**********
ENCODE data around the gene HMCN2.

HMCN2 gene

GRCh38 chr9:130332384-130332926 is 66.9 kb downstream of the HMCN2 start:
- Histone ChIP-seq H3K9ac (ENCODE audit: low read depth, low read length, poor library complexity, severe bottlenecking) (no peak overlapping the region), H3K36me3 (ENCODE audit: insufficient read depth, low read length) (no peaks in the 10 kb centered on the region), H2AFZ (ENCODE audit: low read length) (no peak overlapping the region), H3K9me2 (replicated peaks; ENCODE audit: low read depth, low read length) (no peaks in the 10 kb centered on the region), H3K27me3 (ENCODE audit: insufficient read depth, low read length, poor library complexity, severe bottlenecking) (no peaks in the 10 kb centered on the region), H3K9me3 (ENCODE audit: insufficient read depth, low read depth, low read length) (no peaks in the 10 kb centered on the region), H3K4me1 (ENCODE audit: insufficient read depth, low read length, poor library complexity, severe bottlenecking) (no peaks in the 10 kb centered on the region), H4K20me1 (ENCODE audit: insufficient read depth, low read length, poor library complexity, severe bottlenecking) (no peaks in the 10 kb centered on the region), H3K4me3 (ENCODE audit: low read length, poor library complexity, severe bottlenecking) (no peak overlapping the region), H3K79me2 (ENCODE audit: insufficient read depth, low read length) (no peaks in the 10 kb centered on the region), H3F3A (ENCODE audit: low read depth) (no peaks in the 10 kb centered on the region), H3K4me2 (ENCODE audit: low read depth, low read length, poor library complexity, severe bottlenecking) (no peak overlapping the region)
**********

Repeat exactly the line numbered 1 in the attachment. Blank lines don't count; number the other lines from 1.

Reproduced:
ENCODE data around the gene HMCN2.